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encoding/base64: encoding is slow #20206

markdryan opened this issue May 2, 2017 · 9 comments

encoding/base64: encoding is slow #20206

markdryan opened this issue May 2, 2017 · 9 comments
NeedsFix The path to resolution is known, but the work has not been done. Performance


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Please answer these questions before submitting your issue. Thanks!

What version of Go are you using (go version)?

go 1.8.1

What operating system and processor architecture are you using (go env)?

amd64, darwin

What did you do?

go test encoding/base64 --bench=BenchmarkEncodeToString

What did you expect to see?

It should be possible to increase the speed of the encoder by 3 or 4 times by using SIMD instructions. So ideally, I'd like to see something like

go test --bench=BenchmarkEncodeToString
BenchmarkEncodeToString-8 500000 3777 ns/op 2168.51 MB/s

What did you see instead?

BenchmarkEncodeToString-8 200000 11393 ns/op 719.01 MB/s
ok encoding/base64 2.406s

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Contributor Author

The following patch

optimises the base64 encoder to use SSSE3 instructions on amd64. This new SSSE3 encoder is 3 times faster than the existing Go encoder on a Mac Book Pro with an Intel(R) Core(TM) i7-4870HQ CPU @ 2.50GHz running Sierra.

    name              old time/op   new time/op    delta
    EncodeToString-8   11.2µs ± 0%     3.7µs ± 1%   -66.70%  (p=0.008 n=5+5)
    name              old speed     new speed      delta
    EncodeToString-8  730MB/s ± 0%  2191MB/s ± 1%  +200.26%  (p=0.008 n=5+5)

It is however, slightly slower, ~5%, on amd64 when used to encode data less than 12 bytes in size. This is mainly due to the extra function call, encodeAccelerated, which is not inlined on amd64. If this is not acceptable, I could completely replace Encoding.Encode on amd64, but doing so would involve some code duplication.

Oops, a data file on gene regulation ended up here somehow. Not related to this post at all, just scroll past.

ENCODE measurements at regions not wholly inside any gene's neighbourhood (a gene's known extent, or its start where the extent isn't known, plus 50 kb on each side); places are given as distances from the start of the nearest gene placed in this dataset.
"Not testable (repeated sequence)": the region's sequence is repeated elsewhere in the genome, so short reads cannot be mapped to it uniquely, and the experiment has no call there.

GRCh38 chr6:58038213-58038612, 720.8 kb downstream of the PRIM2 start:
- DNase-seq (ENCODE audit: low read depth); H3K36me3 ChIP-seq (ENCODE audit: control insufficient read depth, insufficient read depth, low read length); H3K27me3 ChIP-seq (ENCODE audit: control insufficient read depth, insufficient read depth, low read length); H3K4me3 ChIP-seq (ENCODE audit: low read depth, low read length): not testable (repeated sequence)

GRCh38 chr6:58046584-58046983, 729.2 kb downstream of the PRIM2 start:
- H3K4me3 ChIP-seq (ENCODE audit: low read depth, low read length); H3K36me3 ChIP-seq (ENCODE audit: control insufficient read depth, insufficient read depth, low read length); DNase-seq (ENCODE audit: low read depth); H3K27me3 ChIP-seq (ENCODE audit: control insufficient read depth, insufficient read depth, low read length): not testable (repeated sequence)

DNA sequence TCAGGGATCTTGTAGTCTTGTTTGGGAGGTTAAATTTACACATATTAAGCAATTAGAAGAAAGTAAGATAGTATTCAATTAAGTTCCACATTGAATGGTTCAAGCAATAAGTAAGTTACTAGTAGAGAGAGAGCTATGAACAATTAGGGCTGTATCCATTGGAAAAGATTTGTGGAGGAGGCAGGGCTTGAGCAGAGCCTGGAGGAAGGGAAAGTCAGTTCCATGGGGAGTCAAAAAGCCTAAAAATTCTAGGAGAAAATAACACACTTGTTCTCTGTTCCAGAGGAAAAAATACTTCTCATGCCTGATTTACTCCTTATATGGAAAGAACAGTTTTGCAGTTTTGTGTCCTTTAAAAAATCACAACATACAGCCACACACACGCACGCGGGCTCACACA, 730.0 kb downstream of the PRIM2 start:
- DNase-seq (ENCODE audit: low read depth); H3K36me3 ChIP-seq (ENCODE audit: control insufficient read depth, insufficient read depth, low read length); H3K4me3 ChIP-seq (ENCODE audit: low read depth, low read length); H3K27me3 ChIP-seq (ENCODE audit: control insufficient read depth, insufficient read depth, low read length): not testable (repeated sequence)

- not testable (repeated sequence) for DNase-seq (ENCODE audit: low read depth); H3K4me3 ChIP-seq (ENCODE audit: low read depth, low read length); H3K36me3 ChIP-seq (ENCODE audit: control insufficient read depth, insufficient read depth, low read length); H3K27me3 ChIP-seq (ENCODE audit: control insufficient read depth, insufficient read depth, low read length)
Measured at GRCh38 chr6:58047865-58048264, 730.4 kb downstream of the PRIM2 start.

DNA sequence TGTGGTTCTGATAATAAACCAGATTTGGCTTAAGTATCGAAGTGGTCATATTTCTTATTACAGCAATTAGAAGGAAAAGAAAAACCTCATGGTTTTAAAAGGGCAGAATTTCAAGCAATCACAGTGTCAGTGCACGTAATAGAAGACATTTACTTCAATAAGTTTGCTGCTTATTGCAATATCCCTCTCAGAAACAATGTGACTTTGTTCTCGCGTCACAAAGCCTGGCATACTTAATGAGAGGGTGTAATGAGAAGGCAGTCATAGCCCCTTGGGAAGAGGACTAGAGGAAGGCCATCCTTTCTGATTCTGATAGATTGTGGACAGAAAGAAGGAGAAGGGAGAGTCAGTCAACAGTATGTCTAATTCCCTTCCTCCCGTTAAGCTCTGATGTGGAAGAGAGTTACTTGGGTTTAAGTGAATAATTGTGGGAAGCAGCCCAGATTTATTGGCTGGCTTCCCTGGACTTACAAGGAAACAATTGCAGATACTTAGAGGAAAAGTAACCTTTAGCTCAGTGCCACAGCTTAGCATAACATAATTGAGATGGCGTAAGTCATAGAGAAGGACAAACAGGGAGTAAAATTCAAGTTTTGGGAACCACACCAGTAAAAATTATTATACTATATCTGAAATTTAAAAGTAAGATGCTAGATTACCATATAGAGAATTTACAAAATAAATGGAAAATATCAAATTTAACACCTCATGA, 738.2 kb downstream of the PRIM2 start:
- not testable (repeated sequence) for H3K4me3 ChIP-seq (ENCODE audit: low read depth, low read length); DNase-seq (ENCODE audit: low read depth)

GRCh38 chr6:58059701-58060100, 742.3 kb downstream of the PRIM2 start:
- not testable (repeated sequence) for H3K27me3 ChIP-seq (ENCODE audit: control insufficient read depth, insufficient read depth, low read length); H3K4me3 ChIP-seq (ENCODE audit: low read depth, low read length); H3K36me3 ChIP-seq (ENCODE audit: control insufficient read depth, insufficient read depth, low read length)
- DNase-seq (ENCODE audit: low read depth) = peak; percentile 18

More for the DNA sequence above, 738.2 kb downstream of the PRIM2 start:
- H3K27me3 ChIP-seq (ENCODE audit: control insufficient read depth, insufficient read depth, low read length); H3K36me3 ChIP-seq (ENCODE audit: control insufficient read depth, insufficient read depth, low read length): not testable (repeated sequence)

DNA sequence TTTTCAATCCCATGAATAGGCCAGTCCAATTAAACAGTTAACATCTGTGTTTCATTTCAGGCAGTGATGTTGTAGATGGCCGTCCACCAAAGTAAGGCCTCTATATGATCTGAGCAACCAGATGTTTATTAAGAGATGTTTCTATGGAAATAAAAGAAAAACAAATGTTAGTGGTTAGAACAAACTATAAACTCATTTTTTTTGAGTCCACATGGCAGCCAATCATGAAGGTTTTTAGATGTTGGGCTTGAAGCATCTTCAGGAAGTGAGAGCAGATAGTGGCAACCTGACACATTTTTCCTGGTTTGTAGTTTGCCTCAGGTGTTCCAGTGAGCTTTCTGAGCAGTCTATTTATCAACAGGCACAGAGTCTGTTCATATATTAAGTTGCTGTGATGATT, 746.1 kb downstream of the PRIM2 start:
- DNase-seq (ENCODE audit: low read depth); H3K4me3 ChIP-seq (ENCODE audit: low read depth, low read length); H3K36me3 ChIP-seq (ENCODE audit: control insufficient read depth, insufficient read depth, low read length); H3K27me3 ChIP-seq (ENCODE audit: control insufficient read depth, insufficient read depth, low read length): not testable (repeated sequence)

I'm also working on an AVX2 version of the encoder which I will submit once the SSSE3 patch has been reviewed.

@ALTree ALTree changed the title base64 encoding is slow encoding/base64: encoding is slow May 2, 2017
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mvdan commented May 2, 2017

It is however, slightly slower, ~5%, on amd64 when used to encode data less than 12 bytes in size. This is mainly due to the extra function call, encodeAccelerated, which is not inlined on amd64.

If you're talking about the assembly function not being inlineable, I think that's expected now. But not sure if can be fixed in the future.

You could always try a hybrid that uses SIMD for sizes >=N, and the existing code for the rest. An if should be cheaper than a function call. But I'd say the 5% is acceptable if it means better performance for larger lengths and less complexity.